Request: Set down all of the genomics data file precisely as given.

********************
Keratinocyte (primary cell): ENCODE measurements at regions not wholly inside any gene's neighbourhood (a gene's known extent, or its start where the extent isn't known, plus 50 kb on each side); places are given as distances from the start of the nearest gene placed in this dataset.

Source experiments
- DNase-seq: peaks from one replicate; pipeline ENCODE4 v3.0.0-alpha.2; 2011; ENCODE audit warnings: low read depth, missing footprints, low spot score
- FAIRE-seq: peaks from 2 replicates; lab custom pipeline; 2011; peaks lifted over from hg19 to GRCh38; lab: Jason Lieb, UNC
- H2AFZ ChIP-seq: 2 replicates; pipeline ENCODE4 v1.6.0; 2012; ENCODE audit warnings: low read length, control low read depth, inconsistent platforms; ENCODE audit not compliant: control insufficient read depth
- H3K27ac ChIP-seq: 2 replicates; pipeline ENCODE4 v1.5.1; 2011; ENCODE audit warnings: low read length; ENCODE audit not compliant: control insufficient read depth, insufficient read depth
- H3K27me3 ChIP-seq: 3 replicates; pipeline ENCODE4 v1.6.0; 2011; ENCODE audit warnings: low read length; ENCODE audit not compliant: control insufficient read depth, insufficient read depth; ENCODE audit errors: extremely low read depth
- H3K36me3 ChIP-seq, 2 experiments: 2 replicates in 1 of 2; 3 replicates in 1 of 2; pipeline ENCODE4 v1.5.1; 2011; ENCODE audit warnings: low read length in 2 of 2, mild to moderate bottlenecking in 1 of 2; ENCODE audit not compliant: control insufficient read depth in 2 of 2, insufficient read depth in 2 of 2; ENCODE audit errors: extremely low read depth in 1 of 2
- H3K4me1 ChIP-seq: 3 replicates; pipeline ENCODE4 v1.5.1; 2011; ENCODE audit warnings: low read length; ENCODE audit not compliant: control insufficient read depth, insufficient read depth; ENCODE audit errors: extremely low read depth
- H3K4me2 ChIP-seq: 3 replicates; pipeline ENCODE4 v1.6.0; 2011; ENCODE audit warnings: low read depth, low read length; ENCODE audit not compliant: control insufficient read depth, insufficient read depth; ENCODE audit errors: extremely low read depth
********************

Keratinocyte (primary cell): ENCODE measurements at regions not wholly inside any gene's neighbourhood (a gene's known extent, or its start where the extent isn't known, plus 50 kb on each side); places are given as distances from the start of the nearest gene placed in this dataset.

Source experiments
- DNase-seq: peaks from one replicate; pipeline ENCODE4 v3.0.0-alpha.2; 2011; ENCODE audit warnings: low read depth, missing footprints, low spot score
- FAIRE-seq: peaks from 2 replicates; lab custom pipeline; 2011; peaks lifted over from hg19 to GRCh38; lab: Jason Lieb, UNC
- H2AFZ ChIP-seq: 2 replicates; pipeline ENCODE4 v1.6.0; 2012; ENCODE audit warnings: low read length, control low read depth, inconsistent platforms; ENCODE audit not compliant: control insufficient read depth
- H3K27ac ChIP-seq: 2 replicates; pipeline ENCODE4 v1.5.1; 2011; ENCODE audit warnings: low read length; ENCODE audit not compliant: control insufficient read depth, insufficient read depth
- H3K27me3 ChIP-seq: 3 replicates; pipeline ENCODE4 v1.6.0; 2011; ENCODE audit warnings: low read length; ENCODE audit not compliant: control insufficient read depth, insufficient read depth; ENCODE audit errors: extremely low read depth
- H3K36me3 ChIP-seq, 2 experiments: 2 replicates in 1 of 2; 3 replicates in 1 of 2; pipeline ENCODE4 v1.5.1; 2011; ENCODE audit warnings: low read length in 2 of 2, mild to moderate bottlenecking in 1 of 2; ENCODE audit not compliant: control insufficient read depth in 2 of 2, insufficient read depth in 2 of 2; ENCODE audit errors: extremely low read depth in 1 of 2
- H3K4me1 ChIP-seq: 3 replicates; pipeline ENCODE4 v1.5.1; 2011; ENCODE audit warnings: low read length; ENCODE audit not compliant: control insufficient read depth, insufficient read depth; ENCODE audit errors: extremely low read depth
- H3K4me2 ChIP-seq: 3 replicates; pipeline ENCODE4 v1.6.0; 2011; ENCODE audit warnings: low read depth, low read length; ENCODE audit not compliant: control insufficient read depth, insufficient read depth; ENCODE audit errors: extremely low read depth